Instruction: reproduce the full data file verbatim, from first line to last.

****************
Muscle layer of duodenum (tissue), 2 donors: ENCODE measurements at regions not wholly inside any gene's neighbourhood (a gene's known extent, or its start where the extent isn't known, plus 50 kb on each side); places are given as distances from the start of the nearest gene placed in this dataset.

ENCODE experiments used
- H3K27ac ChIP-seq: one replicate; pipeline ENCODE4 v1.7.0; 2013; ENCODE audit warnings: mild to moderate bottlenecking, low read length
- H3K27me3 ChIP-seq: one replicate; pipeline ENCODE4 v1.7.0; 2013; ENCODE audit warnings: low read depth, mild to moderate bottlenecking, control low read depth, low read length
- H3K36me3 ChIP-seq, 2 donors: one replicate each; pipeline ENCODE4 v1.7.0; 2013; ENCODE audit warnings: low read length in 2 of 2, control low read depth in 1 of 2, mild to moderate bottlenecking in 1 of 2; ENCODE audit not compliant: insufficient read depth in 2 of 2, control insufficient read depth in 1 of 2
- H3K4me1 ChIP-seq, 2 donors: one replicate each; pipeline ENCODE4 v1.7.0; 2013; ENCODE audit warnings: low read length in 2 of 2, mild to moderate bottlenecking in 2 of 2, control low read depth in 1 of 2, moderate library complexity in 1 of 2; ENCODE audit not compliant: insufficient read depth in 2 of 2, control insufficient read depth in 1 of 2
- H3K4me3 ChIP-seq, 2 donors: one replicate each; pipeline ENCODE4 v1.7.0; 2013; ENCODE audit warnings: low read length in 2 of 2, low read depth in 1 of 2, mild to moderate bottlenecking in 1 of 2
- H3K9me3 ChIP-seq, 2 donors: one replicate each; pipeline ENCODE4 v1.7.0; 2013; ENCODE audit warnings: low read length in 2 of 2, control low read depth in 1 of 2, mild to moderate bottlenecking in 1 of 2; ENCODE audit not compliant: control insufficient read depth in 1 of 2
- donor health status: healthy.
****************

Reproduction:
Muscle layer of duodenum (tissue), 2 donors: ENCODE measurements at regions not wholly inside any gene's neighbourhood (a gene's known extent, or its start where the extent isn't known, plus 50 kb on each side); places are given as distances from the start of the nearest gene placed in this dataset.

ENCODE experiments used
- H3K27ac ChIP-seq: one replicate; pipeline ENCODE4 v1.7.0; 2013; ENCODE audit warnings: mild to moderate bottlenecking, low read length
- H3K27me3 ChIP-seq: one replicate; pipeline ENCODE4 v1.7.0; 2013; ENCODE audit warnings: low read depth, mild to moderate bottlenecking, control low read depth, low read length
- H3K36me3 ChIP-seq, 2 donors: one replicate each; pipeline ENCODE4 v1.7.0; 2013; ENCODE audit warnings: low read length in 2 of 2, control low read depth in 1 of 2, mild to moderate bottlenecking in 1 of 2; ENCODE audit not compliant: insufficient read depth in 2 of 2, control insufficient read depth in 1 of 2
- H3K4me1 ChIP-seq, 2 donors: one replicate each; pipeline ENCODE4 v1.7.0; 2013; ENCODE audit warnings: low read length in 2 of 2, mild to moderate bottlenecking in 2 of 2, control low read depth in 1 of 2, moderate library complexity in 1 of 2; ENCODE audit not compliant: insufficient read depth in 2 of 2, control insufficient read depth in 1 of 2
- H3K4me3 ChIP-seq, 2 donors: one replicate each; pipeline ENCODE4 v1.7.0; 2013; ENCODE audit warnings: low read length in 2 of 2, low read depth in 1 of 2, mild to moderate bottlenecking in 1 of 2
- H3K9me3 ChIP-seq, 2 donors: one replicate each; pipeline ENCODE4 v1.7.0; 2013; ENCODE audit warnings: low read length in 2 of 2, control low read depth in 1 of 2, mild to moderate bottlenecking in 1 of 2; ENCODE audit not compliant: control insufficient read depth in 1 of 2
- donor health status: healthy.